To Pass (or Not to Pass) Through International Fuel Price Changes to Domestic Fuel Prices in Developing Countries: What Are the Drivers?
Kangni Kpodar () and
No 2020/194, IMF Working Papers from International Monetary Fund
While many developing countries limit the international fuel price pass through to domestic fuel prices, others do not. Against this backdrop, we examine the factors that determine whether governments allow international fuel price changes to be passed through to domestic prices in developing countries using a dataset spanning 109 developing countries from 2000 to 2014. The paper finds that the pass-through is higher when changes in international prices are moderate and less volatile. In addition, the flexibility of the pricing mechanism allows for higher pass-through while exchange rate depreciation and lower retail fuel prices in neighboring countries inhibit it. The econometric results also underscore the fact that countries with inflation tend to experience lower pass-through, whereas those with high public debt exhibit larger pass-through. Finally, no evidence is found that political variables or environmental policies matter with regard to fuel price dynamics in the short-term. These findings, which are consistent across fuel products (gasoline, diesel and kerosene), allow us to draw important policy lessons for fuel subsidy reforms.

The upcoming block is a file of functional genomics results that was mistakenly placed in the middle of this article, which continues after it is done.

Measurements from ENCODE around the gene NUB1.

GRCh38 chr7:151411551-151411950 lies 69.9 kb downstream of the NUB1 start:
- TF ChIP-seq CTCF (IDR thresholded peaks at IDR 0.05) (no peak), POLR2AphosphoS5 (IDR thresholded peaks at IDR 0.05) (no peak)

Keywords: WP; price; pass-through; country; government; fuel price; pass-through coefficient; price gap; government price regulation; kerosene price; crude oil price dynamics; price differential; fuel pump price flexibility; fuel price increase; Fuel prices; Energy subsidies; Oil prices; Inflation; Consumption; Global; retail fuel prices; fuel subsidies; price flexibility; fuel price liberalization; input cost; fuel price change (search for similar items in EconPapers)
References: Add references at CitEc
Citations: Track citations by RSS feed
Downloads: (external link)
Our link check indicates that this URL is bad, the error code is: 403 Forbidden
Journal Article: To pass (or not to pass) through international fuel price changes to domestic fuel prices in developing countries: What are the drivers? (2021)
This item may be available elsewhere in EconPapers: Search for items with the same title.
Export reference: BibTeX
RIS (EndNote, ProCite, RefMan)
Persistent link: https://EconPapers.repec.org/RePEc:imf:imfwpa:2020/194
Ordering information: This working paper can be ordered from
Access Statistics for this paper
More papers in IMF Working Papers from International Monetary Fund International Monetary Fund, Washington, DC USA. Contact information at EDIRC.
Bibliographic data for series maintained by Akshay Modi ().